Andorra | Freedom House

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Andorra worked to clear its name as a tax haven in 2010 by cooperating in financial fraud investigations with a number of other European countries. In order to comply with European Union tax requirements, the government in December adopted legislation imposing direct taxes for the first time and also introduced new business transparency procedures.

As a co-principality, Andorra was ruled for centuries by the French head of state and the bishop of Seu d’Urgel, Spain. The 1993 constitution retained the titular co-princes but transformed the government into a parliamentary democracy. Andorra joined the United Nations that year and the Council of Europe in 1994. While Andorra is not a member of the European Union (EU), the country adopted the euro currency in 2002.
The April 2009 national elections brought the Social Democratic Party to power with 14 out of the 28 seats in the Consell General, or parliament. The Reformist Coalition—which included the incumbent Liberal Party of Andorra—won 11 seats and the remaining 3 seats were taken by Andorra for Change. Jaume Bartumeu of the Social Democratic Party replaced Albert Pintat Santolària as the Cap de Govern (Head of Government) in June.
The Pintat government’s implementation of banking reforms as required by the Organization for Economic Cooperation and Development (OECD) led to Andorra’s removal from the OECD “gray list” in April 2009. Following cooperation agreements signed in September 2009 with neighboring France and Spain on international fraud investigations, Andorra signed additional agreements with 17 countries in February 2010 to provide greater banking transparency. Despite these improvements, requirements for banking details remain quite strict.
In 2010, Andorran companies were required to publish their accounts, allowing Andorra to assess its actual gross domestic product (GDP) for the first time. The government also adopted three laws on direct taxes for the first time in December 2010, including a tax on corporate profits and a 4.5 percent sales tax. These changes meet the EU’s minimum tax requirements.
Political Rights and Civil Liberties: 

Andorra is an electoral democracy. Popular elections are held every four years to the 28-member Consell General, which selects the executive council president, or head of government. Half of the members are chosen in two-seat constituencies known as parishes, and the other half are chosen through a national system of proportional representation.
The people have the right to establish and join different political parties. However, more than 60 percent of the population consists of noncitizens who do not have the right to vote.
Freedom of speech is respected across the country. There are two independent daily newspapers (Diari d’Andorra and El Periòdic d'Andorra), and residents have access to broadcasts from neighboring France and Spain. Internet access is unrestricted.
Although the constitution recognizes the state’s special relationship with the Roman Catholic Church, the government no longer subsidizes the Church. Religious minorities like Mormons and Jehovah’s Witnesses are free to seek converts. Despite years of negotiations between the Muslim community and the government, a proper mosque for the country’s roughly 2,000 Muslims has still not been built. While requests to convert public buildings or former churches for this purpose have been denied, the government does provide the Muslim community with public facilities for various religious functions. Academic freedom is respected.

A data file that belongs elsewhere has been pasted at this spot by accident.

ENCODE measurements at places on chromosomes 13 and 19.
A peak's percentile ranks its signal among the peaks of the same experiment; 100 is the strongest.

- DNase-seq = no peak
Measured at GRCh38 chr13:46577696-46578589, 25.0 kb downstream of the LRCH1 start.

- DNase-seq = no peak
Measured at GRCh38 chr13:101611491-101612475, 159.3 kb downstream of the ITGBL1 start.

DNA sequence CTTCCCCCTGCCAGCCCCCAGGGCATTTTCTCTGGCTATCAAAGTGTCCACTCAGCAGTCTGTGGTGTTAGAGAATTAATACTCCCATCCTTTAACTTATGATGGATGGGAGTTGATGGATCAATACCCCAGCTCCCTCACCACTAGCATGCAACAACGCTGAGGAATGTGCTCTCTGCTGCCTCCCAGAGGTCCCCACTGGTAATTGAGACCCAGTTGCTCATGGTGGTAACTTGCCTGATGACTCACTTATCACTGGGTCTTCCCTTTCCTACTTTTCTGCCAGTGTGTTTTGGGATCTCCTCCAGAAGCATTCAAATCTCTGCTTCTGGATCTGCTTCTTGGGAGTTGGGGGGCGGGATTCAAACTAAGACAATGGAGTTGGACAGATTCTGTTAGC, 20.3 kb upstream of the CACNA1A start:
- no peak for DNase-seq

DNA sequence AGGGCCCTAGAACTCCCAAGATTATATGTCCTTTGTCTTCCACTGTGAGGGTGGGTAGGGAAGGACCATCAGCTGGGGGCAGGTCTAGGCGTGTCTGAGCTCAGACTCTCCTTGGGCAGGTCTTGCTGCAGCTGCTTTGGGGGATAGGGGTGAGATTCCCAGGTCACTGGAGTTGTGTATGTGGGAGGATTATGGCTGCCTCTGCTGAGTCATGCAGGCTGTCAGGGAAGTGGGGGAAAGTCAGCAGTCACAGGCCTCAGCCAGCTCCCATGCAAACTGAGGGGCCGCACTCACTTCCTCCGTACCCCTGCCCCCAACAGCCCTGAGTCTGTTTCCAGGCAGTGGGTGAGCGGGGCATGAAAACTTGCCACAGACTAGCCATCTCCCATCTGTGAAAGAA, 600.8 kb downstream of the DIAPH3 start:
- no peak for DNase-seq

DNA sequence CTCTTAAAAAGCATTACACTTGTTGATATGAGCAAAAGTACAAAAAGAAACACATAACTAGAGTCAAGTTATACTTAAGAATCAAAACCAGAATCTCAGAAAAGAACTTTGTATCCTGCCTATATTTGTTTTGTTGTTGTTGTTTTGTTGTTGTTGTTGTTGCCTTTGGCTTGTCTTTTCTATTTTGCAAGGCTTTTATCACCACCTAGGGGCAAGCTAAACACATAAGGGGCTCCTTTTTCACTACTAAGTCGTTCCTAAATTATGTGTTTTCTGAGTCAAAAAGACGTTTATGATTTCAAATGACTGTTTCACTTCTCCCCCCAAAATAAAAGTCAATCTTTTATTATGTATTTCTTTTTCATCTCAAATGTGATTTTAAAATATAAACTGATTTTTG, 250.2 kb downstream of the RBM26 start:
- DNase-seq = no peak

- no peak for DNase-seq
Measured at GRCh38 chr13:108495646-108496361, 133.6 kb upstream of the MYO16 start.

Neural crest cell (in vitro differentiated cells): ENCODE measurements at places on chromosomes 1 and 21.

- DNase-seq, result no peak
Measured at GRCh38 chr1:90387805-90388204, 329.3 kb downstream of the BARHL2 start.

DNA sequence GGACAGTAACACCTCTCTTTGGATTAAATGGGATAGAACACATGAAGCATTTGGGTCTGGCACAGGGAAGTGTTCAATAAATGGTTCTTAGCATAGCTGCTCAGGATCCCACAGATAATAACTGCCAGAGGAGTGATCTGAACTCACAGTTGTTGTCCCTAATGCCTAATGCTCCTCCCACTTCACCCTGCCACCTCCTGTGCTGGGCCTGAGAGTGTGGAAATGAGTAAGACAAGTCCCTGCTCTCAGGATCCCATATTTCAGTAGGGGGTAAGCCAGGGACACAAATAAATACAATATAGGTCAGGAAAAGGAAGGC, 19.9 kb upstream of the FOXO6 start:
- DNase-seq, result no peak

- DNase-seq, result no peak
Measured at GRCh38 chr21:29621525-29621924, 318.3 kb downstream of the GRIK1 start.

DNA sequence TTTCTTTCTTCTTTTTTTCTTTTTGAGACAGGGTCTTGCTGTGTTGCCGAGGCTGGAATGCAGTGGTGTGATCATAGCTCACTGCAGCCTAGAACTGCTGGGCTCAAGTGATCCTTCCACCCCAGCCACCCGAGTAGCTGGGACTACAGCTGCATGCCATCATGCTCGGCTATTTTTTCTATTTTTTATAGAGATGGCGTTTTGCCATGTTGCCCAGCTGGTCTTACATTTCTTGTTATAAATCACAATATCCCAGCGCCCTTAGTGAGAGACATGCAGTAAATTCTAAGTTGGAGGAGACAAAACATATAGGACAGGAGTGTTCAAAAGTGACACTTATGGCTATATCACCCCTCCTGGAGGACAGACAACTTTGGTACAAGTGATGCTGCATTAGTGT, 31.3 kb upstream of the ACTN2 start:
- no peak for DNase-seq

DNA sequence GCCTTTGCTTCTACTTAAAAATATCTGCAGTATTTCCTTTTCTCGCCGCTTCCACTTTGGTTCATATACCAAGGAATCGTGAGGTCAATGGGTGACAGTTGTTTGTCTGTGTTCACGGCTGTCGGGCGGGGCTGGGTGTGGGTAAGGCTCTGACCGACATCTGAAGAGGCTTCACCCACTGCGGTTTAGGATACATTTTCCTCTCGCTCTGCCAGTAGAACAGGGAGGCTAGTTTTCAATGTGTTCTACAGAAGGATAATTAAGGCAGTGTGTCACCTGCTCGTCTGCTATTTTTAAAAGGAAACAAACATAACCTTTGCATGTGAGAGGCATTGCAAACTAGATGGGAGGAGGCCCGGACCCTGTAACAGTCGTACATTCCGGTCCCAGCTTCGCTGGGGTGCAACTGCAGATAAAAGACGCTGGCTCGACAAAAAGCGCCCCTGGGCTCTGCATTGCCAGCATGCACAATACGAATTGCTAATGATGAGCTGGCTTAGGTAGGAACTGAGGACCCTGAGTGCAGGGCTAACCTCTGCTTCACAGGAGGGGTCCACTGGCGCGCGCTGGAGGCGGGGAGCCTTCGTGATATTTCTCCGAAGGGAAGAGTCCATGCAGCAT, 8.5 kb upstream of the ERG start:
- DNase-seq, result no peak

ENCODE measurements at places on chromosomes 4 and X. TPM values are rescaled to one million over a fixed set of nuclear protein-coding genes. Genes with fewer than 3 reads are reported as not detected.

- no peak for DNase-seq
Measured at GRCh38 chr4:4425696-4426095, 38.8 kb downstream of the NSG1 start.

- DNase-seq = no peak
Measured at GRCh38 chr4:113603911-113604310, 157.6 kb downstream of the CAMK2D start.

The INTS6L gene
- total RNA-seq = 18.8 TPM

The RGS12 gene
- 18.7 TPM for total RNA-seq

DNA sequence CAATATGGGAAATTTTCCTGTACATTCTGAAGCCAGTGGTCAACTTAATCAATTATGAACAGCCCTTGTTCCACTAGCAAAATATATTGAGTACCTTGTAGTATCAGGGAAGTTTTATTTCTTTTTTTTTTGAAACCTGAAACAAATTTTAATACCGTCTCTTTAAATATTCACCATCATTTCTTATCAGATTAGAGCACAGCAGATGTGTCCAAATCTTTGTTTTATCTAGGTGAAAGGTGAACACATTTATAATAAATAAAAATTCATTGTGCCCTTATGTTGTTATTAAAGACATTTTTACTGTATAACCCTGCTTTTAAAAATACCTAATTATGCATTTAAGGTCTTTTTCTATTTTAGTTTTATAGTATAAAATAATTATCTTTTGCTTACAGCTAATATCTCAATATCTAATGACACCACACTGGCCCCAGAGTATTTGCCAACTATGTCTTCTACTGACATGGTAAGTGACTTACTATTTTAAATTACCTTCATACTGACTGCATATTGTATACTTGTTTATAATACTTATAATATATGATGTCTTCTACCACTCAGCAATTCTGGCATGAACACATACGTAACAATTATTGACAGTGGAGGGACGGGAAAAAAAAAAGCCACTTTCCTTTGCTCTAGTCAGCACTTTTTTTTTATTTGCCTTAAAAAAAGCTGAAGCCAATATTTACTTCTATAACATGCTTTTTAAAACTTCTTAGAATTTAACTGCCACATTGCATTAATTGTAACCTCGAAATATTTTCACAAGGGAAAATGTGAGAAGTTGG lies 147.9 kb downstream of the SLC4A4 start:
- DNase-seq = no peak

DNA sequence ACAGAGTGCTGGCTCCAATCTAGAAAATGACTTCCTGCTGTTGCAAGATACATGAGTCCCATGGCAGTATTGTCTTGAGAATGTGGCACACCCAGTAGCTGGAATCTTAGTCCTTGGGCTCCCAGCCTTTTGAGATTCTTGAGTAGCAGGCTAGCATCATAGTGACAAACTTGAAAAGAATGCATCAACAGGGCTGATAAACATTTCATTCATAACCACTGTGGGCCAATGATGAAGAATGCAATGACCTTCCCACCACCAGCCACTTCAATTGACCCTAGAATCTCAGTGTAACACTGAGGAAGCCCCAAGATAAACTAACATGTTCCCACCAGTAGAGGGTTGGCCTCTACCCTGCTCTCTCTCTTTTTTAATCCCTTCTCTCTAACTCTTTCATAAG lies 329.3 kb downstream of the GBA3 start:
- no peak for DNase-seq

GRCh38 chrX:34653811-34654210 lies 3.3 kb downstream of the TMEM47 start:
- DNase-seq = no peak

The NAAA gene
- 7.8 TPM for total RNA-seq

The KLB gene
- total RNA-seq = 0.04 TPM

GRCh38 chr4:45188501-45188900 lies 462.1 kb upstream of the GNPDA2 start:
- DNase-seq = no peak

Freedoms of assembly and association are generally respected, and domestic and international human rights organizations operate freely. While the government recognizes that both workers and employers have the right to defend their interests, the right to strike is not legally guaranteed. There are also no laws in place to penalize antiunion discrimination or regulate collective bargaining. Few advances have been made in labor rights since the creation of a registry for associations in 2001, which enabled trade unions to gain legal recognition. In 2009, the government passed a law that guarantees unions the right to operate.
The judicial system, which is based on Spanish and French civil codes, does not include the power of judicial review of legislative acts. Police can detain suspects for up to 48 hours without charging them. Prison conditions meet international standards.
Under Andorra’s restrictive naturalization criteria, one must marry a resident Andorran or live in the country for more than 20 years to qualify for citizenship. Prospective citizens are also required to learn Catalan, the national language. Although they do not have the right to vote, noncitizen residents receive most of the social and economic benefits of citizenship.
Immigrant workers, primarily from North Africa, complain that they lack the rights of citizens. Nearly 7,000 such immigrants have legal status, but many hold only “temporary work authorizations.” Temporary workers are in a precarious position, as they must leave the country when their job contract expires.
Citizens have the right to own property. Legislation passed in 2008 fully opened up 200 key economic sectors to foreign investment. This law also gives noncitizens the right to hold up to 49 percent capital in other established sectors.
Women enjoy the same legal rights as men. In the 2009 parliamentary elections, women took 10 out of 28 seats.There are no specific laws addressing violence against women, which remains a problem. There are no government departments for women’s issues or government-run shelters for battered women. Abortion is illegal, except to save the life of the mother.